Pat Quinn, Governor
Nova-Kem Chemical Fire
Fact Sheet #1
|What chemicals were involved in the fire?||
Hexachlorodisilane (HCDS), the main chemical manufactured at the facility, and chlorine gas were involved in the fire. Many other chemicals were used or stored on site. As part of the interim court order being sought by the state, Illinois EPA expects to learn about any other chemicals that might be part of the aftermath of the fire, especially in ash or dust from the fire that may have deposited on residential or commercial property in Seward.
The interim order will require Nova-Kem to perform a full investigation into any contamination off-site on private properties as well as at the facility.
|What areas are impacted by the fire?||
Yes. No volatile chemicals (chemicals that easily evaporate into the air) were found in the outside air after the fire.
|Is my private drinking water well safe to use?||Chemicals from the plant were mostly consumed by the fire, and since water could not be used to fight the fire, there was reduced risk of pollution from any water runoff. Additionally, most wells are greater than 100 feet deep in this area and likely were not impacted. However, Nova-Kem may be required to conduct sampling of private wells in the future.|
|How were waterways and surface water affected during the fire?||Waterways may not have been affected by the fire, since water was not used to extinguish it. An investigation performed under an interim order will examine impacts at waterways. The extent of soot or ash deposition on local surface water bodies is unclear at this time but will be included in the off-site investigation.|
|How should I clean off my children’s outside play things and our lawn furniture?||Soap and water should adequately clean off residual silica dust or ash from the fire. One could also use a power washer.|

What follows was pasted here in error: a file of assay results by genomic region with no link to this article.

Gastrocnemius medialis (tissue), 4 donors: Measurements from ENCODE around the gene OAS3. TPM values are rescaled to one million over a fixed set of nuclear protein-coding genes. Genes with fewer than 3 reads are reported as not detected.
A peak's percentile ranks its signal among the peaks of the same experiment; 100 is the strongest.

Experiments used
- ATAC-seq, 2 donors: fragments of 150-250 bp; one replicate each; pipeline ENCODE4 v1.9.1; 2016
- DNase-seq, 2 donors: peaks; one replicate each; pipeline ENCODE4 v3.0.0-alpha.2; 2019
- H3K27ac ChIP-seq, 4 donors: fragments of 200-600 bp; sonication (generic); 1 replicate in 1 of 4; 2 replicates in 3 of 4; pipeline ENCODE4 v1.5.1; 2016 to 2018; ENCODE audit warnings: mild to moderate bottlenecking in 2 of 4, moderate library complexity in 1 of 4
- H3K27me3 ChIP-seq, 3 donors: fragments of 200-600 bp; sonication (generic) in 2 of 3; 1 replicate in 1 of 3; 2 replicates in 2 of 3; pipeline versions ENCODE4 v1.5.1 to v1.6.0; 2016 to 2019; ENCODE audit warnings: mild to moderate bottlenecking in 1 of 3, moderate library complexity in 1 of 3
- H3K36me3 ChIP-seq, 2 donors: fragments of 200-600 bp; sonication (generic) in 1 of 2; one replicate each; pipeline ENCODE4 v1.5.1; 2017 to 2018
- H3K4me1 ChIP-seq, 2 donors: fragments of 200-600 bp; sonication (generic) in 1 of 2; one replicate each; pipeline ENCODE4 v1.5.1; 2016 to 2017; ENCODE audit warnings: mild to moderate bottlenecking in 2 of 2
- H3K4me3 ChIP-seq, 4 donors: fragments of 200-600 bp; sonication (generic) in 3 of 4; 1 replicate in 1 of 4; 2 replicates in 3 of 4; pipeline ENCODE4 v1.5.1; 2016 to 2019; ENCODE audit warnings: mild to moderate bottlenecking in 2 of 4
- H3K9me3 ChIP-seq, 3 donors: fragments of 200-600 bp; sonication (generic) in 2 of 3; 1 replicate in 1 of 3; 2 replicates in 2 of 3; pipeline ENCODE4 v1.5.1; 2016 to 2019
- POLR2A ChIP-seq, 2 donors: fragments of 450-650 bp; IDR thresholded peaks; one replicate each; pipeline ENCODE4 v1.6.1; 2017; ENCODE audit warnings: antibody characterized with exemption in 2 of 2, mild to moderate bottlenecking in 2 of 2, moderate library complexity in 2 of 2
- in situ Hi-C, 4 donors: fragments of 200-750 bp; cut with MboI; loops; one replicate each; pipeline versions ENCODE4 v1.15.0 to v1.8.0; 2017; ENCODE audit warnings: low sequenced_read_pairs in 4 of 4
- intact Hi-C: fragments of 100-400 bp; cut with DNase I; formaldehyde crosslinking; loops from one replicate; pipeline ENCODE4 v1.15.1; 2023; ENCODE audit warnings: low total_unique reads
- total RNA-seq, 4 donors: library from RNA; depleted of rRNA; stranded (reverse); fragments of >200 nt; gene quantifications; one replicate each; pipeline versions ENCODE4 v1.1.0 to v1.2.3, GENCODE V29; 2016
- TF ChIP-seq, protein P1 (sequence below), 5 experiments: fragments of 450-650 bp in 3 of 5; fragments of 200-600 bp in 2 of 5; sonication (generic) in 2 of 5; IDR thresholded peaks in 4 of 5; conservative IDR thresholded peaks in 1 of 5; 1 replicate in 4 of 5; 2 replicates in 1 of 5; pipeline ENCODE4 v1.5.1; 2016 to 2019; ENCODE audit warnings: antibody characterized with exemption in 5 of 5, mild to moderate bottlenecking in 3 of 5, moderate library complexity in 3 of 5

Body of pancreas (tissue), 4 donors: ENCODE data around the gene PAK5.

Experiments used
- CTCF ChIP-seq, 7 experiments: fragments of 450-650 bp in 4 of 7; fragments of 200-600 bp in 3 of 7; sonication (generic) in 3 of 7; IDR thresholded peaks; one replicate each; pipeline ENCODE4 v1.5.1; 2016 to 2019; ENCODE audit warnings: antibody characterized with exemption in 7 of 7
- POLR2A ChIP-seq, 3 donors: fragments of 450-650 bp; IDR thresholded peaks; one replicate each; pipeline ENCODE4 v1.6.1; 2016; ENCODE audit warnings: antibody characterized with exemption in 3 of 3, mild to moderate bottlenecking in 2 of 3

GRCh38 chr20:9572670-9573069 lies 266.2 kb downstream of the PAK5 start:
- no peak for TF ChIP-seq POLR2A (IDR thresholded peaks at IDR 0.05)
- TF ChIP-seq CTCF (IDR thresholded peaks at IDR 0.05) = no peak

|Is it safe to harvest my garden produce?||If there is visual damage or stressed vegetation on garden vegetables, avoid using them. Otherwise, wash the vegetables with dilute soapy water prior to use.|
|Are my animals or pets safe to be in the yard?||There may have been slight deposition of ash from the smoke plume on some properties in town south of the plant or east/northeast of the plant. However, this residue should contain primarily silicon oxides, which are inert (not reactive) and should not present a health concern. You may wish to water your lawn to cause these residuals to go into the soil.|
|What other precautions should I take for my family?||Make sure that no children are allowed to play at or around the Nova Kem facility, as a precaution.|
|What should I do with pieces of debris from the Nova Kem facility found on my private property?||Debris from the fire should be properly disposed of. Illinois EPA recommends using heavy gloves to pick up debris, placing it in plastic bags, and disposing of it in the garbage.|
|Is the plant owner taking responsibility for any of the sampling or investigation?||
The Illinois EPA and the Illinois Office of the Attorney General are working to obtain an interim court order from the Winnebago County Circuit Court. The order will require that Nova-Kem develop a comprehensive sampling program for on-site and off-site areas that may have been impacted by airborne particulates and chemical burn products as well as any water bodies within the chemical evacuation zone.
Additionally, the company must propose a work plan to address residual contamination both on-site and off-site that remains after the fire burned out.
|What is happening on the site now?||The Interim Court Order will require the site owner to cease all deliveries and removals of chemicals, secure the site from precipitation that could lead to runoff of chemical residue, provide site security, and investigate the structural integrity of the building.|
|What are the next steps?||The Illinois EPA will continue to inform the public as progress is made regarding sampling and other investigative work, along with any work done to address residual on-site and off-site contamination.|
Illinois EPA Office of Community Relations
Illinois Department of Public Health, Rockford
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